You have certainly encountered ginger’s succulent, spicy rhizome in the grocery store. Used fresh, or dried and powdered for a culinary spice, it flavors ginger ale, cakes, and cookies and is a major ingredient in curries and other Eastern cuisines. The Chinese scholar Confucius ate fresh ginger with every meal.
Since it was one of the earliest herbs transported in the spice trade, it is now difficult to determine if ginger originated in India or China. One ancient Indian trading city was named Shunthi, the Sanskrit name for ginger. Ginger has many applications in aromatherapy.
From 200 B.C.E. and continuing for a thousand years, Arab traders monopolized the ginger trade, carrying the root in sealed earthenware jars on camel caravans through Asia Minor or on boats sailing through the Arabian Sea to Egypt. Ginger was also used in ancient Greece, Rome, and even Britain before the Norman conquest. Spanish conquistadors introduced ginger to the West Indies. In the Philippines, ginger is used to fish with as it is believed to attract fish. It is also thought to drive out the evil spirits that cause disease. In Melanesia, men used it to win the affection of women; Arabs consider it an aphrodisiac that greatly increases energy.
Could St. Hildegarde of Bingen have known this in the twelfth century when she recommended its use for stimulating the vigor of older men married to young women? Or perhaps she was aware that its name comes from the same root as generate and beget, meaning to procreate? Because of such qualities, the word ginger has developed an informal meaning of liveliness and vigor.
Principal constituents of ginger: Gingerin, gingenol, gingerone, zingiberene, linalol, camphene, other alcohols and terpenes, with citral and resins
Scent of ginger: It smells peppery sharp, pungent, aromatic, and warm, sometimes with a camphoraceous or lemon note.
Therapeutic properties of ginger: Stimulates circulation, increases perspiration, relieves gas and pain, aids digestion
Uses for ginger: Ginger stimulates the appetite and relieves inflammation throughout the body. An ancient Ayurvedic remedy from India advises placing crushed ginger rhizome on the forehead for a headache. You can use this ancient headache treatment or a more simple, modern version by adding a few drops of ginger essential oil to water, soaking a cloth in it, and using it as a compress.
Also use a ginger compress wrapped around the neck or placed on the chest to ease sore throat or lung congestion. The smell of it alone will often open congested sinuses. If you experience nausea or motion sickness, inhale a drop placed on a hankie, eat a little candied ginger, or sip ginger ale, which contains a small amount of the essential oil. To relieve indigestion or menstrual cramps, rub a massage oil containing ginger into the skin on your abdomen or place a poultice made from the grated root on it.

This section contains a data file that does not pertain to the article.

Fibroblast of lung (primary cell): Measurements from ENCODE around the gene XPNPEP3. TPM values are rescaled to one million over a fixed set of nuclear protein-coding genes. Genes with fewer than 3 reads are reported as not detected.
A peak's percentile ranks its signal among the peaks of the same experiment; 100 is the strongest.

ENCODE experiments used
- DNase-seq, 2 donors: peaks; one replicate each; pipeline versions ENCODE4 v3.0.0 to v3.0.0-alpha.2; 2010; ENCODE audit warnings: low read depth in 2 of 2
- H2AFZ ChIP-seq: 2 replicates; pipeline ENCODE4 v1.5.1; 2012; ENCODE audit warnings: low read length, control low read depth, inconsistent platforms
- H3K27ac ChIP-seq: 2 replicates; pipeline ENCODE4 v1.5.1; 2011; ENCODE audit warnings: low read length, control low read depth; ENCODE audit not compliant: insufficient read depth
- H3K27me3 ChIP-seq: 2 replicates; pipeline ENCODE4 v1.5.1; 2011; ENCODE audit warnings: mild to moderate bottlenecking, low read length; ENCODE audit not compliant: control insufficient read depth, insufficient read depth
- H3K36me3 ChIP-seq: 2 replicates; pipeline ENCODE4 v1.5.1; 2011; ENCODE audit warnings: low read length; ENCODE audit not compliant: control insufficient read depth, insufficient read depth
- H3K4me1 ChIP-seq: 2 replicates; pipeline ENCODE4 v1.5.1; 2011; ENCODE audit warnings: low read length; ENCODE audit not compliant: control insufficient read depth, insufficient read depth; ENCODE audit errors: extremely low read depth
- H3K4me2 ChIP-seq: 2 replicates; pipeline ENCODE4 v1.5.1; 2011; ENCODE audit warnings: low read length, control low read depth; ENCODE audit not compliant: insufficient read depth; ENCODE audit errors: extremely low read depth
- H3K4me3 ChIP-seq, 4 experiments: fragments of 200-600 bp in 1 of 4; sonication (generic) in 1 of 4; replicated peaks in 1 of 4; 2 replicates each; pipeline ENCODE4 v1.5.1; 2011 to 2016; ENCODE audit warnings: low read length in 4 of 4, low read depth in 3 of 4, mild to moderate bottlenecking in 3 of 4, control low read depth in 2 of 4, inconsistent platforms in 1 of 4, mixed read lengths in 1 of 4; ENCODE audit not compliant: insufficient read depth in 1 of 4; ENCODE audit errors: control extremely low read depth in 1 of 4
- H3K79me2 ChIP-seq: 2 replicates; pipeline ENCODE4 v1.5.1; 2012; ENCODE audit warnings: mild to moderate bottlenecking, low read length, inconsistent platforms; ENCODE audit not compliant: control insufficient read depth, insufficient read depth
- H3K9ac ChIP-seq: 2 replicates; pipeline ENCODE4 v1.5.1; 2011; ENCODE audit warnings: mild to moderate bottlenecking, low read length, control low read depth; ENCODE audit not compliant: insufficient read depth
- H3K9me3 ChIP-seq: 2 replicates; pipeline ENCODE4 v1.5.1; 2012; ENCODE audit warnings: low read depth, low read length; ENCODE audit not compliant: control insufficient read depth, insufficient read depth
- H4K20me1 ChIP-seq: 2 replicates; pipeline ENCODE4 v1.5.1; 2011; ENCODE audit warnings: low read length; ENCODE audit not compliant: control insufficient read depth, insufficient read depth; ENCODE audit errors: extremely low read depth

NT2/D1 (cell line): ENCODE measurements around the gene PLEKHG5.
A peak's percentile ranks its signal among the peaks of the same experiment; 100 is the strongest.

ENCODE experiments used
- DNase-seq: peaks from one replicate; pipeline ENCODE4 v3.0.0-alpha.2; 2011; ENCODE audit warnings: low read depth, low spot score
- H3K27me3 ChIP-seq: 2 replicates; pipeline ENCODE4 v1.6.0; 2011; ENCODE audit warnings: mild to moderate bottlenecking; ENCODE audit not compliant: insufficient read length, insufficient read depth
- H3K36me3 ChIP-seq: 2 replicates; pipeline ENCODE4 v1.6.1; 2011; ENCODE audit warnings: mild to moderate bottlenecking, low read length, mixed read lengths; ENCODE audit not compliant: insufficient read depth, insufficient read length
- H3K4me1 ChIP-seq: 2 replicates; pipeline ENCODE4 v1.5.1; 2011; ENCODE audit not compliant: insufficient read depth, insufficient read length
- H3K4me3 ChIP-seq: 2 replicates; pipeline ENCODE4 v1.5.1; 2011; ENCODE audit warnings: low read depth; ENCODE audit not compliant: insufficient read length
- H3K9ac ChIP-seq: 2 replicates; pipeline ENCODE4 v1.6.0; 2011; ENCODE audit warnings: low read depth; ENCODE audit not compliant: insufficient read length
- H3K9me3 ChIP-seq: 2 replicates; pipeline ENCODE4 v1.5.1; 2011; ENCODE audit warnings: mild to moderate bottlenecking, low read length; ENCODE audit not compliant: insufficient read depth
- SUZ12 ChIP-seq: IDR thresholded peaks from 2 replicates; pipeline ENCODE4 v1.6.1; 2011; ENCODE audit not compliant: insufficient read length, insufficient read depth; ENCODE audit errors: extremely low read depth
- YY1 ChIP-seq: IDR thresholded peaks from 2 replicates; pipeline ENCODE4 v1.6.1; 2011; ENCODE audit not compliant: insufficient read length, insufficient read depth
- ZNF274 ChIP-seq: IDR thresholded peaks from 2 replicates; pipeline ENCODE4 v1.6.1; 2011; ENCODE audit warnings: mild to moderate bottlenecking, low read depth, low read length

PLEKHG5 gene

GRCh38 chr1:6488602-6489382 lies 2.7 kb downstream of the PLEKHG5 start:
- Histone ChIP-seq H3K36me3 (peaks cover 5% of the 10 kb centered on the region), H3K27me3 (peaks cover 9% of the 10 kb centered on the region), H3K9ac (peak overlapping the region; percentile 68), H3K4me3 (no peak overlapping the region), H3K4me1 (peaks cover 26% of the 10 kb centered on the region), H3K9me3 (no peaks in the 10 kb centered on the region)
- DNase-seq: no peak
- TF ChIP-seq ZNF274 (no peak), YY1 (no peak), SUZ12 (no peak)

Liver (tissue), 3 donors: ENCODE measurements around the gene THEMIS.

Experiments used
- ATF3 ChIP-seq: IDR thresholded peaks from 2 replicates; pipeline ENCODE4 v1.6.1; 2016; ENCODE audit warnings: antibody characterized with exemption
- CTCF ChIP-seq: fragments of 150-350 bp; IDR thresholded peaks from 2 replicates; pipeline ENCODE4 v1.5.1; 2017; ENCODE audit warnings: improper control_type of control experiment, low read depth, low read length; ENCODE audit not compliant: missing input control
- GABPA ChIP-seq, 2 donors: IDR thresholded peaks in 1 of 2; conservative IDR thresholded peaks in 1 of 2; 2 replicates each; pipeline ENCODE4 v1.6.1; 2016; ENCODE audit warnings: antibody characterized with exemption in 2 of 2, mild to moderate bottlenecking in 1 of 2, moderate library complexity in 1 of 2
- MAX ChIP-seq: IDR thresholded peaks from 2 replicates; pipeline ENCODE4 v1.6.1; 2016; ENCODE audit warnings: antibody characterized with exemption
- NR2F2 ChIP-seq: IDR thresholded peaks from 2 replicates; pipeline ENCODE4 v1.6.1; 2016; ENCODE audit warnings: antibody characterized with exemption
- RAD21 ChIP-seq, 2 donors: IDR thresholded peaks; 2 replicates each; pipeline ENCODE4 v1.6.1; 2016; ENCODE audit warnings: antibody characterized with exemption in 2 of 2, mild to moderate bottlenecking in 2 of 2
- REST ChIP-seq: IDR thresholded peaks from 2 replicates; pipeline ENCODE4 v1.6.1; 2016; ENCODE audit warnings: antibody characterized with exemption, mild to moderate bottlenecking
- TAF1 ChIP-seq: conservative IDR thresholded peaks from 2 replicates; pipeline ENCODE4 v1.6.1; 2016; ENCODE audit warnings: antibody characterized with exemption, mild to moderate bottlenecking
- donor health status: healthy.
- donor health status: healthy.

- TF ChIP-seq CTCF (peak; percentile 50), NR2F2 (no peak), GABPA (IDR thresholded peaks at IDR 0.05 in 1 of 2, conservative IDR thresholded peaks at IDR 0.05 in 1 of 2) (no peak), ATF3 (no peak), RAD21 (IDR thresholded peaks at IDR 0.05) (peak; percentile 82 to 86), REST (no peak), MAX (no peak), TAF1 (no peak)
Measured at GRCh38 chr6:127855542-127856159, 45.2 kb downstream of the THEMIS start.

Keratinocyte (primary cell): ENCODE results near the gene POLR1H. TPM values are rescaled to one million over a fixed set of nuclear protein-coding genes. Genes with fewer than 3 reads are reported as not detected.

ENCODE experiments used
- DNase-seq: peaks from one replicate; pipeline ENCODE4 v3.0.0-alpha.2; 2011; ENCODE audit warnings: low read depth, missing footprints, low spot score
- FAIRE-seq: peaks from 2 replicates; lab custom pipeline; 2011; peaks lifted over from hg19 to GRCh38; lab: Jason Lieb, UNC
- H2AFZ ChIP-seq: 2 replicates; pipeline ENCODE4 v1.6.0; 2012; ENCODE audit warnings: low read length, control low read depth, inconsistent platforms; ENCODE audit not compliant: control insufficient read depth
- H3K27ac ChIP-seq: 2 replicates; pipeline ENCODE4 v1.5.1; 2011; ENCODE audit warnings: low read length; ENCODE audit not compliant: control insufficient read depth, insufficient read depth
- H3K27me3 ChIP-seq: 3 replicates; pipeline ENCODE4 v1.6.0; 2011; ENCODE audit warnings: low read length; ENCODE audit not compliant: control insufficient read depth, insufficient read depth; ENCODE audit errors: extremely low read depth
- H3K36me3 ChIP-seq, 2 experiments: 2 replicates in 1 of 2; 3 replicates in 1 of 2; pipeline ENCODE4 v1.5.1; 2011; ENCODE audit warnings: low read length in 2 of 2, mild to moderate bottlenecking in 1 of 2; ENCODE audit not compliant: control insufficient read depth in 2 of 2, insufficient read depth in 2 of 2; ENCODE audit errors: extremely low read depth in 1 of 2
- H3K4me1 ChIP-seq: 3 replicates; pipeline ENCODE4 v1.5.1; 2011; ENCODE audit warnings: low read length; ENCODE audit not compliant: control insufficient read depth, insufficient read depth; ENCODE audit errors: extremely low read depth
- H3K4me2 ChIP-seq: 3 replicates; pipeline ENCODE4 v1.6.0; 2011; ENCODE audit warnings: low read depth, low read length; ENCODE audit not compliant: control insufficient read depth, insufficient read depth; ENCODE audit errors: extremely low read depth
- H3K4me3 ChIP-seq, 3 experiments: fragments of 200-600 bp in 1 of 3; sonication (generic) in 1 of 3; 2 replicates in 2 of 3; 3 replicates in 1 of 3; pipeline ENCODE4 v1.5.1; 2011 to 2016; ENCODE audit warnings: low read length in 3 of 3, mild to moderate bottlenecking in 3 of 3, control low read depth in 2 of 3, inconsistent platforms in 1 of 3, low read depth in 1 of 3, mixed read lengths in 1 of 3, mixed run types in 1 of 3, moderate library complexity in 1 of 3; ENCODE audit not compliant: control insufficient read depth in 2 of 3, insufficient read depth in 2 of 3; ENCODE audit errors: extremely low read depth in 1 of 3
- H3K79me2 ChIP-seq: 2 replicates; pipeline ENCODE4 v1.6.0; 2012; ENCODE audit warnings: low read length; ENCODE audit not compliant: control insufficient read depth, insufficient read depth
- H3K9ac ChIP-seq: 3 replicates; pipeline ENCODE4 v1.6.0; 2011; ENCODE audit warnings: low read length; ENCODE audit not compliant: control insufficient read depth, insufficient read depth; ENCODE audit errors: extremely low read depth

In a warming liniment, ginger essential oil treats poor circulation and sore or cramped muscles, since it decreases the substances in the body that make muscles cramp. Drinking ginger tea made by boiling the fresh rhizome for about twenty minutes is a classic cold, cough, and fever treatment (try adding a little lemon juice, chopped garlic, maple syrup, and cayenne). Ginger tea can also be an energizing substitute for coffee in the mornings.
To learn more about Aromatherapy and other alternative medicines, see:
- Aromatherapy: Learn about aromatherapy, how it works, what part essential oils play, and how to use aromatherapy.
- Essential Oils Profiles: We have collected profiles of dozens of plants that are used to produce essential oils. On these pages, you will learn the properties and preparations for the most popular essential oils.
- How to Treat Common Conditions With Aromatherapy: Aromatherapy can be used to treat a number of conditions, from asthma to depression to skin problems. Here you will learn how to treat some common medical problems with aromatherapy.
- Home Remedies: We have gathered over a hundred safe, time-tested home remedies for treating a wide variety of medical complaints yourself.
- Herbal Remedies: Herbal remedies and aromatherapy can be very similar, and they stem from similar historic roots. On this page, you will find all of our herb profiles and instructions for treating medical problems with herbal remedies.
ABOUT THE AUTHOR: Kathi Keville is director of the American Herb Association and editor of the American Herb Association Quarterly newsletter. A writer, photographer, consultant, and teacher specializing in aromatherapy and herbs for over 25 years, she has written several books, including Aromatherapy: The Complete Guide to the Healing Art and Pocket Guide to Aromatherapy, and has written over 150 articles for such magazines as New Age Journal, The Herb Companion, and New Herbal Remedies. This information is solely for informational purposes. IT IS NOT INTENDED TO PROVIDE MEDICAL ADVICE. Neither the Editors of Consumer Guide (R), Publications International, Ltd., the author nor publisher take responsibility for any possible consequences from any treatment, procedure, exercise, dietary modification, action or application of medication which results from reading or following the information contained in this information. The publication of this information does not constitute the practice of medicine, and this information does not replace the advice of your physician or other health care provider. Before undertaking any course of treatment, the reader must seek the advice of their physician or other health care provider.